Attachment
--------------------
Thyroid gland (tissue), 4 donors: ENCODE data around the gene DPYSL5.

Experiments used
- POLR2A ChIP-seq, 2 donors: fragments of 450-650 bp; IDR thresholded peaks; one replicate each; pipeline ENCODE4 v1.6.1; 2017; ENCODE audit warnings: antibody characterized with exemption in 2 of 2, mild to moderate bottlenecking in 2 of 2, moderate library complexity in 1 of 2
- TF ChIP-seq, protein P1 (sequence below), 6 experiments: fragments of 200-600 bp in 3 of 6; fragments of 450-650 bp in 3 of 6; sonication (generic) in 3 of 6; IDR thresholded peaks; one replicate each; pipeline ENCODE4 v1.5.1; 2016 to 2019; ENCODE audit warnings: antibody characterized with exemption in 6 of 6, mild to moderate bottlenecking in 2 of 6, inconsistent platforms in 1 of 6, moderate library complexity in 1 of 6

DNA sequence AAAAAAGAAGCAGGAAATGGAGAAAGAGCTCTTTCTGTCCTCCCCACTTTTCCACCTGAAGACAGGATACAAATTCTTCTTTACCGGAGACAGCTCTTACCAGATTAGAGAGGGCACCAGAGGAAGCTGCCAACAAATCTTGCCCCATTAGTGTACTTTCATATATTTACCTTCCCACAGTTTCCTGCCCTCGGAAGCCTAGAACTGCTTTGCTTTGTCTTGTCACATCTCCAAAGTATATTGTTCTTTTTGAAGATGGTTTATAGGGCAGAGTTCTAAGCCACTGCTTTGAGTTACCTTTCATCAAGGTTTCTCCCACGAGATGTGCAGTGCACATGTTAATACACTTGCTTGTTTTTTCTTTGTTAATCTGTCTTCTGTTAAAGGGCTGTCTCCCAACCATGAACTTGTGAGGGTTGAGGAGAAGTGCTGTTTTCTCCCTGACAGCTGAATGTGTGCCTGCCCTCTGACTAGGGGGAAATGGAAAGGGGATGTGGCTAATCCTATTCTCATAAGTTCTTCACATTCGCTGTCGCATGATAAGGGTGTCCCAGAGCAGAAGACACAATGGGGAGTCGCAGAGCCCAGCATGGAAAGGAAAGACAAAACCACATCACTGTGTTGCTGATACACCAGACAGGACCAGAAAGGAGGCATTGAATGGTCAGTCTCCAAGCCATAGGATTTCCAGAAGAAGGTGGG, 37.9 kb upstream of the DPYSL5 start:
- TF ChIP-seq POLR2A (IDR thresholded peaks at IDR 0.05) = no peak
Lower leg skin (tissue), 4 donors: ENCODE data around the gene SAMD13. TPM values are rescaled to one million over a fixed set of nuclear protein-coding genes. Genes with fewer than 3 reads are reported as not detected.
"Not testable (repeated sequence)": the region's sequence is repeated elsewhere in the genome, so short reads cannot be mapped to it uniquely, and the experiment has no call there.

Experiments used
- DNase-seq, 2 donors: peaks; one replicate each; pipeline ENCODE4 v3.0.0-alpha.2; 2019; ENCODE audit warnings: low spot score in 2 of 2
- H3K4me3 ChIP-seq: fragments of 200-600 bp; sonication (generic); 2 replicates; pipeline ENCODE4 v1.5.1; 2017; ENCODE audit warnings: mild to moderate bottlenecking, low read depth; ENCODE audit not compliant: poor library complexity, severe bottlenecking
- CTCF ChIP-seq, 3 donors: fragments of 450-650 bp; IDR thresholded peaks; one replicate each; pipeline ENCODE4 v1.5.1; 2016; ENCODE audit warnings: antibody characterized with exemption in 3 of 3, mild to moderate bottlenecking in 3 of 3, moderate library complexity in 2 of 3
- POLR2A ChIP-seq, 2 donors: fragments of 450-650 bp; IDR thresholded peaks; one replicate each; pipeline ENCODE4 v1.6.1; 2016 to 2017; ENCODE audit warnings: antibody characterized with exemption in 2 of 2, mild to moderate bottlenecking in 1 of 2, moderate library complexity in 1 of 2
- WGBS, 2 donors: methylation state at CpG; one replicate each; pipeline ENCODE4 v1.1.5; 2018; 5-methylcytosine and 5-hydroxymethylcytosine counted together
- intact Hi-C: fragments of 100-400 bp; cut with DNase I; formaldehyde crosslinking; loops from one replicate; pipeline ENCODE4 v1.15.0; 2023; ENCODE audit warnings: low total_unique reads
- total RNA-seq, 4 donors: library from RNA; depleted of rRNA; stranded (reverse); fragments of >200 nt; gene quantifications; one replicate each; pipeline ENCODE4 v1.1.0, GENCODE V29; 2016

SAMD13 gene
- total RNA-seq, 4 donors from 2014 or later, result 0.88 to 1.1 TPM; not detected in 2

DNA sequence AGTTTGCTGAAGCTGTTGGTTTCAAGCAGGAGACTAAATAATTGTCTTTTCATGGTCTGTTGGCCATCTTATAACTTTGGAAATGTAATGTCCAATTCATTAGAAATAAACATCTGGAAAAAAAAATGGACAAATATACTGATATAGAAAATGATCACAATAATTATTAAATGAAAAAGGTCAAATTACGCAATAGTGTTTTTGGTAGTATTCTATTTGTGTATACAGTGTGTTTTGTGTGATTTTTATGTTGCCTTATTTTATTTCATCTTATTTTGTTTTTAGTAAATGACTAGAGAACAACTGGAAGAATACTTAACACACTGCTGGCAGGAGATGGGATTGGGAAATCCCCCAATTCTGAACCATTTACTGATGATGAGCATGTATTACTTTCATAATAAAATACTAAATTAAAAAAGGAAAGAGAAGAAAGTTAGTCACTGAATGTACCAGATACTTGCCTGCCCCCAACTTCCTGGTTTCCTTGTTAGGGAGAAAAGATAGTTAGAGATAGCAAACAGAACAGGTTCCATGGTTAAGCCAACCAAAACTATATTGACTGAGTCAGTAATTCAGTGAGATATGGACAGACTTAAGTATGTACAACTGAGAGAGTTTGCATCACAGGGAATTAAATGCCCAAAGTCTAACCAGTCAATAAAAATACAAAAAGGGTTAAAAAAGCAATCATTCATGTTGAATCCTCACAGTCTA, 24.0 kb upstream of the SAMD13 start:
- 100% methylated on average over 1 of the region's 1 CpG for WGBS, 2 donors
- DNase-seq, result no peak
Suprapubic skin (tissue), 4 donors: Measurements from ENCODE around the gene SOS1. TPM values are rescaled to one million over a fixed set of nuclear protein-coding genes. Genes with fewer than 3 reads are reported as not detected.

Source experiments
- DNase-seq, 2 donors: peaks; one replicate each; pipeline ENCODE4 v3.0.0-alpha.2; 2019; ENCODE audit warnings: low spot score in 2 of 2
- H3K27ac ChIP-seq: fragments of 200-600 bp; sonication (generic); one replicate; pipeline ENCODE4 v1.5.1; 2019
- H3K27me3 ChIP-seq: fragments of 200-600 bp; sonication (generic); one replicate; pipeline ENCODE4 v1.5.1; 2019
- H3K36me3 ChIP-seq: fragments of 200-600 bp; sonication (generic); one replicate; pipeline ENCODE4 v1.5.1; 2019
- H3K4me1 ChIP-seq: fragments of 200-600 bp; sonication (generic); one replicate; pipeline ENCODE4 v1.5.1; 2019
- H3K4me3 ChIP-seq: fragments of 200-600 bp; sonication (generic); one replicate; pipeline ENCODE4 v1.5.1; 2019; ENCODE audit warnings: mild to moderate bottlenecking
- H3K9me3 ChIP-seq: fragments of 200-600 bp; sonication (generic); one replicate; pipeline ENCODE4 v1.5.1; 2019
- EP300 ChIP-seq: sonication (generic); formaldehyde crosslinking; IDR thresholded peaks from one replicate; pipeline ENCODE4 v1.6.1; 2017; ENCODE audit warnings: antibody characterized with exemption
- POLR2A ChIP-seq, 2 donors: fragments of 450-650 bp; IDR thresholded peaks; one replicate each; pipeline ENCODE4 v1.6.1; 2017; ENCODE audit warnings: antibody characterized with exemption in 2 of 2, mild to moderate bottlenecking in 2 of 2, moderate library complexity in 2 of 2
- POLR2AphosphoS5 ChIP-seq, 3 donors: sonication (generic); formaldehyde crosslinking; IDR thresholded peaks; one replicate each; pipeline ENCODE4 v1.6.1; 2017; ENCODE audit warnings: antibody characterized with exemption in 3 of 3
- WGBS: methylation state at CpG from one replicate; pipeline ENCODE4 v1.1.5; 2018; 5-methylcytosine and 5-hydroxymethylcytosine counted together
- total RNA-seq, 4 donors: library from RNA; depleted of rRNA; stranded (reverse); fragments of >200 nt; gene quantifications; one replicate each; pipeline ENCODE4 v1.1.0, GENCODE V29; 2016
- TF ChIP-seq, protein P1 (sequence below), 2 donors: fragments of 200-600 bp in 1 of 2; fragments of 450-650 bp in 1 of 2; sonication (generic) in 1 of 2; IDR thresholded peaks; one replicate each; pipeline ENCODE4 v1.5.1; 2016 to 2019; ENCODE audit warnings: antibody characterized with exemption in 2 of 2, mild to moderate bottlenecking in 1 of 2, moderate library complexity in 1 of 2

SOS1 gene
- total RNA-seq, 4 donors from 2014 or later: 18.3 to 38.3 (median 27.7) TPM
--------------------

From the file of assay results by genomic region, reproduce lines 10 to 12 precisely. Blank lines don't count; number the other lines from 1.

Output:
- DNase-seq, 2 donors: peaks; one replicate each; pipeline ENCODE4 v3.0.0-alpha.2; 2019; ENCODE audit warnings: low spot score in 2 of 2
- H3K4me3 ChIP-seq: fragments of 200-600 bp; sonication (generic); 2 replicates; pipeline ENCODE4 v1.5.1; 2017; ENCODE audit warnings: mild to moderate bottlenecking, low read depth; ENCODE audit not compliant: poor library complexity, severe bottlenecking
- CTCF ChIP-seq, 3 donors: fragments of 450-650 bp; IDR thresholded peaks; one replicate each; pipeline ENCODE4 v1.5.1; 2016; ENCODE audit warnings: antibody characterized with exemption in 3 of 3, mild to moderate bottlenecking in 3 of 3, moderate library complexity in 2 of 3